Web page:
Singapore BCM Grant

The National Business Continuity Management (BCM) Programme was a $30 million initiative over five years (ending Mar 2014) aimed to engage the private sector in building economic resilience and competitiveness through the attainment of their first BCM certification. The initiative has since ended in March 2014, but the financial incentive to defray the cost of BCM-adoption is still available through SPRING Singapore’s Capability Development Grant (CDG).

Capability Development Grant

The Capability Development Grant is a financial assistance programme aimed at helping Small and Medium Enterprises (SMEs) defray up to 70% of qualifying project costs*, relating to consultancy, manpower, training, certification, upgrading productivity and developing business capabilities for process improvement, product development and market access.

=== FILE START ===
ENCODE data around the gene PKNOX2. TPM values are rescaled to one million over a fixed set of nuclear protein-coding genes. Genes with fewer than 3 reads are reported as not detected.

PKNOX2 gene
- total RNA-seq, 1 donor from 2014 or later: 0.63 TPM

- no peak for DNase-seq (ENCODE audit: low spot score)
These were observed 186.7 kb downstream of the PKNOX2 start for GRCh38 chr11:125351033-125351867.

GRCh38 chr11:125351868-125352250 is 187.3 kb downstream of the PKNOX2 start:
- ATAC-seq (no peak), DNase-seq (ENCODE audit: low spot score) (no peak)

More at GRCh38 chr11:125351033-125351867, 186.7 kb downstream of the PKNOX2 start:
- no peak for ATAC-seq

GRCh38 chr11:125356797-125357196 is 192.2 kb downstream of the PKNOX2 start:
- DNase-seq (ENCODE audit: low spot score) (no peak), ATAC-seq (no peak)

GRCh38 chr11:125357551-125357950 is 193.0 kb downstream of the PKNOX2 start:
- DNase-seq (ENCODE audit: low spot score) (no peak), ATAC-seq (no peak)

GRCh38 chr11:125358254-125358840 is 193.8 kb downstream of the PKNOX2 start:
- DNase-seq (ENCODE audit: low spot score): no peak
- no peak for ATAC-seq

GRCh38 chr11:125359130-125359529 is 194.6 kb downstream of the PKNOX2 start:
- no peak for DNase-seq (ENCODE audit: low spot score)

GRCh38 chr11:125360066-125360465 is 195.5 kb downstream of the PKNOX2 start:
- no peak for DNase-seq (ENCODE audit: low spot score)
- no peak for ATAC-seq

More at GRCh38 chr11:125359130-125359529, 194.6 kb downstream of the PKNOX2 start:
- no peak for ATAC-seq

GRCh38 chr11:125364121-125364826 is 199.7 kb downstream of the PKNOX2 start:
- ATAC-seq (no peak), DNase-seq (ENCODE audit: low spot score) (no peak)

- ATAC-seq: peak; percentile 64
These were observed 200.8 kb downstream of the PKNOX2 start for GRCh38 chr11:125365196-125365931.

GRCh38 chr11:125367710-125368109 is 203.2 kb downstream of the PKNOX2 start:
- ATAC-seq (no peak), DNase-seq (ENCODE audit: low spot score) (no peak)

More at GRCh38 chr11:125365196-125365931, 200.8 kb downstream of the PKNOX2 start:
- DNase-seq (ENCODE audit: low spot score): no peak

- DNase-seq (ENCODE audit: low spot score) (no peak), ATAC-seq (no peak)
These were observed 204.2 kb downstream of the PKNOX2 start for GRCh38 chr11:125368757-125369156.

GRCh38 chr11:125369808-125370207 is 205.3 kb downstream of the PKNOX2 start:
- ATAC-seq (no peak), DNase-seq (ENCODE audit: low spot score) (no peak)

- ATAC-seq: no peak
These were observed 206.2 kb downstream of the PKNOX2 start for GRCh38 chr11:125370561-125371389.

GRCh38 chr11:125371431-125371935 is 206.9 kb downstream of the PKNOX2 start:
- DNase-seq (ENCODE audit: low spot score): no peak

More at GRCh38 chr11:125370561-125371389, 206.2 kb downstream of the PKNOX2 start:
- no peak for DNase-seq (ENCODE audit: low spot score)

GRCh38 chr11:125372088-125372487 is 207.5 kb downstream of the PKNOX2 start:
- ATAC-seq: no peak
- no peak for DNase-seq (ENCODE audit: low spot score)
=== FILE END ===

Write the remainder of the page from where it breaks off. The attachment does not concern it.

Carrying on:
The grant supports a wide range of capability upgrading initiatives that enable SMEs to successfully compete and grow their businesses locally and globally. There are 10 supportable areas tailored to meet an SME’s current needs and stages of development. They range from raising service standards, adopting technology innovation, grooming business leaders to growing a global brand.

For more details of the Grant, please contact us, SPRING, or visit the National BCM Focal Point website.

* SPRING’s enhanced funding support of up to 70% would be effective for three years until 31 March 2015.

Origins of the BCM Grant

Since the last decade, the world saw two major threats emerging – terrorism and contagious diseases.

business continuity managementThe Government realised the need to make Singapore able to deal with such risks as a whole. The aim is to have key institutions, both public and private, that provide essential services to be ready to respond and manage emergency situations.

At the National Security Seminar on 7 November 2008, Prof S Jayakumar, then-Deputy Prime Minister and the Coordinating Minister of National Security and Home Defence, mentioned that selected Government or public agencies will consider tenderers’ level of BCM-readiness as part of the procurement process. He added that suppliers which are BCM-ready will be accorded preference in the procurement decision process.

Source: (Opening Address by Prof S Jayakumar at the National Security Seminar)